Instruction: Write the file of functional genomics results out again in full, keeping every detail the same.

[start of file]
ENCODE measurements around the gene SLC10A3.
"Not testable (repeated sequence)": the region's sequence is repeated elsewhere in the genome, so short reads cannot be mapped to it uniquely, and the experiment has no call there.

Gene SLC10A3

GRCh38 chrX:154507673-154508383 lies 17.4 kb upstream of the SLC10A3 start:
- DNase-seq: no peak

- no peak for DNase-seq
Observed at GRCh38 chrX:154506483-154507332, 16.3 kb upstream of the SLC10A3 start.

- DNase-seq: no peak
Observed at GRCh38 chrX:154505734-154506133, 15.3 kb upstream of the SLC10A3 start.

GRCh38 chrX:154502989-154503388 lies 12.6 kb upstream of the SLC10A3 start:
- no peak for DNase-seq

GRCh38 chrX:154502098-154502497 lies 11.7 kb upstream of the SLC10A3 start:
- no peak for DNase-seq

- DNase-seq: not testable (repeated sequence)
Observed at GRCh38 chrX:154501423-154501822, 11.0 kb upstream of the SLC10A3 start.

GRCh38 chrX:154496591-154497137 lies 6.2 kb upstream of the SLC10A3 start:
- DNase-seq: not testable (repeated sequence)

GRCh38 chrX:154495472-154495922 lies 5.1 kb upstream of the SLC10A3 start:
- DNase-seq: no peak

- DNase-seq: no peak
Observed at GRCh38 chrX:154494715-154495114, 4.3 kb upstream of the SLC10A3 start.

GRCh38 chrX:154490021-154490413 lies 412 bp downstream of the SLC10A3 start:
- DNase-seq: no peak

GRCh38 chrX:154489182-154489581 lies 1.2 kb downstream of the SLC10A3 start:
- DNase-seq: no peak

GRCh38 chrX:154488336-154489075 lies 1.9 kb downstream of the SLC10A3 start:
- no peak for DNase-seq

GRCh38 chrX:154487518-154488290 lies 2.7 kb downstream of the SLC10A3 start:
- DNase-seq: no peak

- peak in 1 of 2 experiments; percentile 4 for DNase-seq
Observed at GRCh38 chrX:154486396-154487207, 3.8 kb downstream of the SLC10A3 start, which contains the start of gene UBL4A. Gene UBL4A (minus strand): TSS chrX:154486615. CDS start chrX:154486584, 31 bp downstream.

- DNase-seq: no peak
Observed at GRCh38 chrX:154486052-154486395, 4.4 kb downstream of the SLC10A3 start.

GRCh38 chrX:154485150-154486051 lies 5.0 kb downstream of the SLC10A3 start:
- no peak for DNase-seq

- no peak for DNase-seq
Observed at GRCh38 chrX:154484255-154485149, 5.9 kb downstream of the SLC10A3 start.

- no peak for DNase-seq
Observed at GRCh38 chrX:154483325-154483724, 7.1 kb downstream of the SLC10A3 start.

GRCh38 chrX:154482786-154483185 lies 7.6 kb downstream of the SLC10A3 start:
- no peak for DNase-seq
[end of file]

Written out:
ENCODE measurements around the gene SLC10A3.
"Not testable (repeated sequence)": the region's sequence is repeated elsewhere in the genome, so short reads cannot be mapped to it uniquely, and the experiment has no call there.

Gene SLC10A3

GRCh38 chrX:154507673-154508383 lies 17.4 kb upstream of the SLC10A3 start:
- DNase-seq: no peak

- no peak for DNase-seq
Observed at GRCh38 chrX:154506483-154507332, 16.3 kb upstream of the SLC10A3 start.

- DNase-seq: no peak
Observed at GRCh38 chrX:154505734-154506133, 15.3 kb upstream of the SLC10A3 start.

GRCh38 chrX:154502989-154503388 lies 12.6 kb upstream of the SLC10A3 start:
- no peak for DNase-seq

GRCh38 chrX:154502098-154502497 lies 11.7 kb upstream of the SLC10A3 start:
- no peak for DNase-seq

- DNase-seq: not testable (repeated sequence)
Observed at GRCh38 chrX:154501423-154501822, 11.0 kb upstream of the SLC10A3 start.

GRCh38 chrX:154496591-154497137 lies 6.2 kb upstream of the SLC10A3 start:
- DNase-seq: not testable (repeated sequence)

GRCh38 chrX:154495472-154495922 lies 5.1 kb upstream of the SLC10A3 start:
- DNase-seq: no peak

- DNase-seq: no peak
Observed at GRCh38 chrX:154494715-154495114, 4.3 kb upstream of the SLC10A3 start.

GRCh38 chrX:154490021-154490413 lies 412 bp downstream of the SLC10A3 start:
- DNase-seq: no peak

GRCh38 chrX:154489182-154489581 lies 1.2 kb downstream of the SLC10A3 start:
- DNase-seq: no peak

GRCh38 chrX:154488336-154489075 lies 1.9 kb downstream of the SLC10A3 start:
- no peak for DNase-seq

GRCh38 chrX:154487518-154488290 lies 2.7 kb downstream of the SLC10A3 start:
- DNase-seq: no peak

- peak in 1 of 2 experiments; percentile 4 for DNase-seq
Observed at GRCh38 chrX:154486396-154487207, 3.8 kb downstream of the SLC10A3 start, which contains the start of gene UBL4A. Gene UBL4A (minus strand): TSS chrX:154486615. CDS start chrX:154486584, 31 bp downstream.

- DNase-seq: no peak
Observed at GRCh38 chrX:154486052-154486395, 4.4 kb downstream of the SLC10A3 start.

GRCh38 chrX:154485150-154486051 lies 5.0 kb downstream of the SLC10A3 start:
- no peak for DNase-seq

- no peak for DNase-seq
Observed at GRCh38 chrX:154484255-154485149, 5.9 kb downstream of the SLC10A3 start.

- no peak for DNase-seq
Observed at GRCh38 chrX:154483325-154483724, 7.1 kb downstream of the SLC10A3 start.

GRCh38 chrX:154482786-154483185 lies 7.6 kb downstream of the SLC10A3 start:
- no peak for DNase-seq